Steven Berkoff and the Theatre of Self-Performance

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Manchester University Press, Apr 17, 2004 - Performing Arts - 240 pages
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Steven Berkoff is the playwright, director and actor whom theatre scholars have chosen largely to disregard. Since the 1960's, however, this notorious Cockney enfant terrible and 'scourge of the Shakespeare industry' has left an imprint on modern British theatre that has been impossible to ignore. This is the first thorough and in-depth study of this contentious artist, and examines the wide-ranging strategies adopted by Berkoff in the construction and projection of his larger-than-life public persona. This book is not a traditional biography but a critical investigation into the dynamic processes involved in the self-mythologisation of a theatre artist famously concerned with laying himself bare in his plays and performances. Robert Cross examines all of Berkoff's published works, and also examines his film performances, his close self-identification with iconic individuals, his ambiguous relationship with Thatcherism and his use of his East End working-class Jewish background. With its unique interdisciplinary approach, this book not only fills a large gap in theatre scholarship but also contributes a great deal to our understanding, in the post modern era, of the role of performance in identity formation.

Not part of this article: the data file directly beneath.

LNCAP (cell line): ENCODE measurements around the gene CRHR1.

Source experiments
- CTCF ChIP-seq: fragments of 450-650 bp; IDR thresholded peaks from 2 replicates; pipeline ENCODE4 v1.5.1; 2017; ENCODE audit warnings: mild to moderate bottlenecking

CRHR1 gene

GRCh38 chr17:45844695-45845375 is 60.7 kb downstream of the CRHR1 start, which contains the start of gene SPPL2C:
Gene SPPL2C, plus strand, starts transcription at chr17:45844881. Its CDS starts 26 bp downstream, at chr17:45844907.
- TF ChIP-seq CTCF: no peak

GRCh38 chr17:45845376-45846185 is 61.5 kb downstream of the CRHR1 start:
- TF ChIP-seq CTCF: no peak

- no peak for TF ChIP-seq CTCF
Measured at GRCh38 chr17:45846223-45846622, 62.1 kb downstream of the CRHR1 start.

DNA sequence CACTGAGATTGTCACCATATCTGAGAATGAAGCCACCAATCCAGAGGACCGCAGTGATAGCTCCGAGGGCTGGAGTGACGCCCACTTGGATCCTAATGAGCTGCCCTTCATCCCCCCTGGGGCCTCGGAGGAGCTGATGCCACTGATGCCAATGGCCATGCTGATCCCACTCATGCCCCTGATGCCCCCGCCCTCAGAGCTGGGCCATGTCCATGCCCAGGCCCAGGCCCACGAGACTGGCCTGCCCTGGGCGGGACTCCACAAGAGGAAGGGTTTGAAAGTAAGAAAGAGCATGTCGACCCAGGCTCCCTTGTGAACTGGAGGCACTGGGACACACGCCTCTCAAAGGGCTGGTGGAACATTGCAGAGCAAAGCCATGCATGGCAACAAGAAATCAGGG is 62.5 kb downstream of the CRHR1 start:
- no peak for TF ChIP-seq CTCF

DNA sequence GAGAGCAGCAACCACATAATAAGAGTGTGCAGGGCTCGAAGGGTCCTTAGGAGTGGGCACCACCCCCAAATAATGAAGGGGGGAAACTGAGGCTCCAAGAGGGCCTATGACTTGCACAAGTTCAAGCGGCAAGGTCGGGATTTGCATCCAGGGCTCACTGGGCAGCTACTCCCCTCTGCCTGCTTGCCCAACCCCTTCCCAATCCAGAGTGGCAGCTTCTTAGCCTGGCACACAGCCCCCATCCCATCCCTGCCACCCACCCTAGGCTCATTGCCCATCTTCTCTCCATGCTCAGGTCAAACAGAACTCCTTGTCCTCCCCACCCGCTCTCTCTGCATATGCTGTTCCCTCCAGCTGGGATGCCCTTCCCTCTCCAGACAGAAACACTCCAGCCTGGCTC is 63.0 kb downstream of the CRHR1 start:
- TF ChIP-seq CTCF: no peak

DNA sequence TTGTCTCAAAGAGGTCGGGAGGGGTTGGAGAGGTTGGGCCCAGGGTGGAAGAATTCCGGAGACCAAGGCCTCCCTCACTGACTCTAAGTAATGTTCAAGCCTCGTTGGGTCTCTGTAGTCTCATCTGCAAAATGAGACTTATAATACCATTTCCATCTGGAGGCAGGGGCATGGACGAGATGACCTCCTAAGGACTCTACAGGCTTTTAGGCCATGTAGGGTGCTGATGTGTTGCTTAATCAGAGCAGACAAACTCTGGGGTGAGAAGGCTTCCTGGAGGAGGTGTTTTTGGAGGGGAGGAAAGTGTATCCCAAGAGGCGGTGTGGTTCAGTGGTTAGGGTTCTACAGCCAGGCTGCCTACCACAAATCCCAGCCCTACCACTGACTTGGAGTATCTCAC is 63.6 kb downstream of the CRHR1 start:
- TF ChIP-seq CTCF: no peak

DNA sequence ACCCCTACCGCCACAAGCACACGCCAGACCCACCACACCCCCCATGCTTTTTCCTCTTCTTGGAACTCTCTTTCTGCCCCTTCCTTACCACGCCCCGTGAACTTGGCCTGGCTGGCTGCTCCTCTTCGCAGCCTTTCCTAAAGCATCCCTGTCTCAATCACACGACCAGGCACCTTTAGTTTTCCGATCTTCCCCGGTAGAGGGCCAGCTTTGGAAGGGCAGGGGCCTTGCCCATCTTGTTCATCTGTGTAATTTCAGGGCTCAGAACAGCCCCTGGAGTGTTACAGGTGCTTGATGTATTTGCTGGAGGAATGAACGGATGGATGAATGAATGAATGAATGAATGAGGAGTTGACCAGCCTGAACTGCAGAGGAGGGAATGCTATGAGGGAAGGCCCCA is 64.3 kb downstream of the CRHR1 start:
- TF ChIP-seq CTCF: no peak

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Jewish East End roots
BerkofFs interpersonal self
The London Theatre Group
Confinement and escapology
BerkofFs Cockney carnival

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About the author (2004)

Robert Cross is Professor at the Institute for Language and Culture at Doshisha University, Kyoto.

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